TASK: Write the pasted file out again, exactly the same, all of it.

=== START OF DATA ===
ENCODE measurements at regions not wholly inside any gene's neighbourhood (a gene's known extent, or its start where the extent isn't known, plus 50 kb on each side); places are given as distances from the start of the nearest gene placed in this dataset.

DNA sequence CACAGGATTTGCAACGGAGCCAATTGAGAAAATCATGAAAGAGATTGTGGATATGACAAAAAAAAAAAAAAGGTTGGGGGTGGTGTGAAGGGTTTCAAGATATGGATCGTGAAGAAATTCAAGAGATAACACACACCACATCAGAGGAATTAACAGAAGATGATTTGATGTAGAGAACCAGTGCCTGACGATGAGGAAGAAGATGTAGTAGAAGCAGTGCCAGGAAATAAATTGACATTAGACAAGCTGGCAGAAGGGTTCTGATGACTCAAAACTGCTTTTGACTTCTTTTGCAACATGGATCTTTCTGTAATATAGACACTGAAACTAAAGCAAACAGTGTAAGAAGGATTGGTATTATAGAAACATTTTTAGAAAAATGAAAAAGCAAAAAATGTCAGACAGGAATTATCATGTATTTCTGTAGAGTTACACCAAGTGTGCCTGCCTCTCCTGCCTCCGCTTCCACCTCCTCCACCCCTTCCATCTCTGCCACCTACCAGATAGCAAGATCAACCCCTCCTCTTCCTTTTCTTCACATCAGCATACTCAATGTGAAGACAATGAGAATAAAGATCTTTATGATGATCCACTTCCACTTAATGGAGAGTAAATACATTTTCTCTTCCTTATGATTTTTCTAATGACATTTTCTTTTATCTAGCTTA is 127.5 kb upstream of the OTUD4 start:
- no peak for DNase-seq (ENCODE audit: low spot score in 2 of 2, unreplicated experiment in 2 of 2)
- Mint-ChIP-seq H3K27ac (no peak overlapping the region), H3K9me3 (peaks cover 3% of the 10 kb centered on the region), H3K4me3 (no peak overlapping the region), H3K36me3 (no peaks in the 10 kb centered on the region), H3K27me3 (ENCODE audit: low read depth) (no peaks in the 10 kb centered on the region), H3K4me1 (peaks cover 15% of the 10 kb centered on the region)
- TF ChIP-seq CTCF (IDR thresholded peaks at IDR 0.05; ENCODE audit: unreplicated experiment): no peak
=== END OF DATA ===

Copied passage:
ENCODE measurements at regions not wholly inside any gene's neighbourhood (a gene's known extent, or its start where the extent isn't known, plus 50 kb on each side); places are given as distances from the start of the nearest gene placed in this dataset.

DNA sequence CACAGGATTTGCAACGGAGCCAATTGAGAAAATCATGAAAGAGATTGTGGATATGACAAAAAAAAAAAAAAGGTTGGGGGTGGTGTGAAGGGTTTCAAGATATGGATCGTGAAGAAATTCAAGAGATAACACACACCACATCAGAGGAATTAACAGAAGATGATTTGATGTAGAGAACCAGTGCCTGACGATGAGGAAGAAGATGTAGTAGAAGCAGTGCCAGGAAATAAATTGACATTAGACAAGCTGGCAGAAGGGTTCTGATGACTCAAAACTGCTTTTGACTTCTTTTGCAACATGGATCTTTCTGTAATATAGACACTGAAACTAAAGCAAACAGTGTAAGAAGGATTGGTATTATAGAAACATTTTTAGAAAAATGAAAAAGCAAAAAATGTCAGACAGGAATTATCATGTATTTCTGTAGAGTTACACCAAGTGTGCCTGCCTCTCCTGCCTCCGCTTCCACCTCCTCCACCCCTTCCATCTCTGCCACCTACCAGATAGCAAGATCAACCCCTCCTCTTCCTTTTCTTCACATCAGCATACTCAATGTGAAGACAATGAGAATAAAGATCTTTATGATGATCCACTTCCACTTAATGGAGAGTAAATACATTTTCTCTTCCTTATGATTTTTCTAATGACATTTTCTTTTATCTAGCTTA is 127.5 kb upstream of the OTUD4 start:
- no peak for DNase-seq (ENCODE audit: low spot score in 2 of 2, unreplicated experiment in 2 of 2)
- Mint-ChIP-seq H3K27ac (no peak overlapping the region), H3K9me3 (peaks cover 3% of the 10 kb centered on the region), H3K4me3 (no peak overlapping the region), H3K36me3 (no peaks in the 10 kb centered on the region), H3K27me3 (ENCODE audit: low read depth) (no peaks in the 10 kb centered on the region), H3K4me1 (peaks cover 15% of the 10 kb centered on the region)
- TF ChIP-seq CTCF (IDR thresholded peaks at IDR 0.05; ENCODE audit: unreplicated experiment): no peak